Understanding a Parent’s View of Their Child’s Vaccination Card

In our work, we often focus on how health care workers and program managers use immunization data and less about how parents use data. Through JSI's recent activities to strengthen the availability and use of home-based records or vaccination cards, we have also explored how cards are used and valued by parents and caregivers. A new blog post on The Pump summarizes what we learned about parents' perspective on these important documents. 

Is there a place for home-based records alongside electronic health records and/or electronic registries?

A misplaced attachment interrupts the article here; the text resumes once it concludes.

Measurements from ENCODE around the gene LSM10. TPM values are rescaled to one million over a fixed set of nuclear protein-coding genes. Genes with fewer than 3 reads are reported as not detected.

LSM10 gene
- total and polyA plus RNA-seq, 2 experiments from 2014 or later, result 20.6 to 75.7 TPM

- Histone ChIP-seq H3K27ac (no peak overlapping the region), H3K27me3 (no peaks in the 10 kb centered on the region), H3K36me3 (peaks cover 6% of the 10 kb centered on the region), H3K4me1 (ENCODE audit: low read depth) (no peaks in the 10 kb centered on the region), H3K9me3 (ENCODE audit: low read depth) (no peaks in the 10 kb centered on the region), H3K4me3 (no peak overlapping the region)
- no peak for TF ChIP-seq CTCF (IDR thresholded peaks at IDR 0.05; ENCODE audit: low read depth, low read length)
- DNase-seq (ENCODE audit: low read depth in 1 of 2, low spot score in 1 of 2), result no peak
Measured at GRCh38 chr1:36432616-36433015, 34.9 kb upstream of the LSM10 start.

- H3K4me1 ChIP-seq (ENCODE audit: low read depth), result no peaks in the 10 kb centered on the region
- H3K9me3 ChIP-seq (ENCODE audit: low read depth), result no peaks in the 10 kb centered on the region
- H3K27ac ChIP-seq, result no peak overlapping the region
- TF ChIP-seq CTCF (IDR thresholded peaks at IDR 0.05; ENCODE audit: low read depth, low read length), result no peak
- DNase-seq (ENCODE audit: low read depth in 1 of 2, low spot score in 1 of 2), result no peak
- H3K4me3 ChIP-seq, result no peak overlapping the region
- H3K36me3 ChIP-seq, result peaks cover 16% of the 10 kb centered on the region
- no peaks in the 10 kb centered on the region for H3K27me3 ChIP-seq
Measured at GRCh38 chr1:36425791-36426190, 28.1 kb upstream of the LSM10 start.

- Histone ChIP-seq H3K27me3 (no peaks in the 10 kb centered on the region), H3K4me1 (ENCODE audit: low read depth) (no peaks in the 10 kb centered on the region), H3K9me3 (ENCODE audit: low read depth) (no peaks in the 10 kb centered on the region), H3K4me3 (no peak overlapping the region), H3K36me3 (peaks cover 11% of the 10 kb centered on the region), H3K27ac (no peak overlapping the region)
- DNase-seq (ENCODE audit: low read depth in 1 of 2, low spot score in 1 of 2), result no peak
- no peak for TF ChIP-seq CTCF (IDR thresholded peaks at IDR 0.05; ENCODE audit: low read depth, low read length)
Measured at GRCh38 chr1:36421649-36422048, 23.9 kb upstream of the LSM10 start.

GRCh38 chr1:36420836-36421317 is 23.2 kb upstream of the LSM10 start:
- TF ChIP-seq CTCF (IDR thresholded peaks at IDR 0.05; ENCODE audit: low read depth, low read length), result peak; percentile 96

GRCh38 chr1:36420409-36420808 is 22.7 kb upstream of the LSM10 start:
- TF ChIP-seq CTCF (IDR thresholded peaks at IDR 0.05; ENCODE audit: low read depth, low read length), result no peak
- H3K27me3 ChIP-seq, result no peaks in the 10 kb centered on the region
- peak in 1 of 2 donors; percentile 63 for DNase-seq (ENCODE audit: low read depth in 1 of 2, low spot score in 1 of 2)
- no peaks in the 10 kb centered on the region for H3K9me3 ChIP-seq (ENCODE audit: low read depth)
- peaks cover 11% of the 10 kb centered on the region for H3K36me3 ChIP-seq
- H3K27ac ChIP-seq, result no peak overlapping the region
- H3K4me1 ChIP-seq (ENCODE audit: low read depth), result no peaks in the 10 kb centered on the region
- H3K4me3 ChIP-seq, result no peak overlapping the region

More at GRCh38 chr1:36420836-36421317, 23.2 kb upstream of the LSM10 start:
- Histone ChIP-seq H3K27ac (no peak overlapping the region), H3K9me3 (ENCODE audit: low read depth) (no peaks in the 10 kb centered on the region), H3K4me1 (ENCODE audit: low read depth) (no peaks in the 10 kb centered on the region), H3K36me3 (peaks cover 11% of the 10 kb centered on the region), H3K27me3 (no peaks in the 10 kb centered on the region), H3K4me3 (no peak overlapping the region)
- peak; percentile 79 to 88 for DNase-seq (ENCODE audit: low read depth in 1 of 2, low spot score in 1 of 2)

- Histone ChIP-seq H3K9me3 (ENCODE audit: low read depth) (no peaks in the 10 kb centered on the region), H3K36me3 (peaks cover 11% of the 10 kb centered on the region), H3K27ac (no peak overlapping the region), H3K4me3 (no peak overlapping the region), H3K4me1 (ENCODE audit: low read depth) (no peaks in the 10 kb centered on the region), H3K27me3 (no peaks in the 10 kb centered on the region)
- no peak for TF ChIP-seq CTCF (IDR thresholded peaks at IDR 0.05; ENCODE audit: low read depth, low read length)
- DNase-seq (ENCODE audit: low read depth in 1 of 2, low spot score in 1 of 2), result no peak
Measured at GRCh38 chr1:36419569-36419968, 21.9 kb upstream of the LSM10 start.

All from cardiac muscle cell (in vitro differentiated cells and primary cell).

In some communities, electronic health information systems (a topic discussed here in TechNet periodically and within the Immunization Information Systems Group), including electronic nominal immunization registries, are being implemented. Some believe that electronic health information systems and electronic health records will replace the idea of keeping a physical, paper copy of the home-based record (HBR) that includes the individual's vaccination history and perhaps other recorded primary health care information. Others (myself included) believe that there is a place for physical HBRs to co-exist with electronic health records. It is useful to keep in mind that in many countries, electronic health information systems remain in their infancy. As these systems continue to mature, and perhaps even beyond, a physical HBR system is important to maintain in case the electronic system is interrupted or is not fully functional across an entire country. In some countries, the necessary infrastructure (electricity, connectivity, health worker computer literacy, etc) for a reliable electronic information system remains years away. In other settings, reliable electronic information systems exist, but systems may not be fully interconnected across sub-national units to allow for health information exchange (e.g., a health worker in one state can query and edit records in the electronic system in her state, but she cannot access the information system of a neighbouring state). Health information exchanges between public and private providers, between health agencies and educational departments and schools as well as across national borders are also a challenge in many places. In communities like Monrovia, Liberia where caregivers frequently change healthcare providers in search of high quality care, a physical HBR is a necessary information source for care providers to know what immunization services an individual has and has not received since they will likely not have seen the child before and thus have no existing facility-based record. In Lesotho, where caregivers may take their children into South Africa for healthcare services, a HBR is necessary given the absence of health information systems that communicate seamlessly across national borders between the two countries. And in the United States of America, where electronic immunization registries exist in all states with a range of participation levels and where one-in-five children have visited more than one health provider by the age of two years, HBRs remain an important tool for providers and caregivers in monitoring immunization services received. These issues, and others not noted here, provide a basis for maintaining a physical HBR system while continuing to pursue and improve upon efficient, effective and nationally owned health information systems. So, in response to the question posed in the title to this posting, YES!!! there is a place for HBRs alongside electronic health records and nominal electronic registries.   Please do not forget to visit the TechNet HBR page at www.homebasedrecords.org.    Abstracted from information previously posted by David Brown on http://en.citizendium.org/wiki/Home-based_records.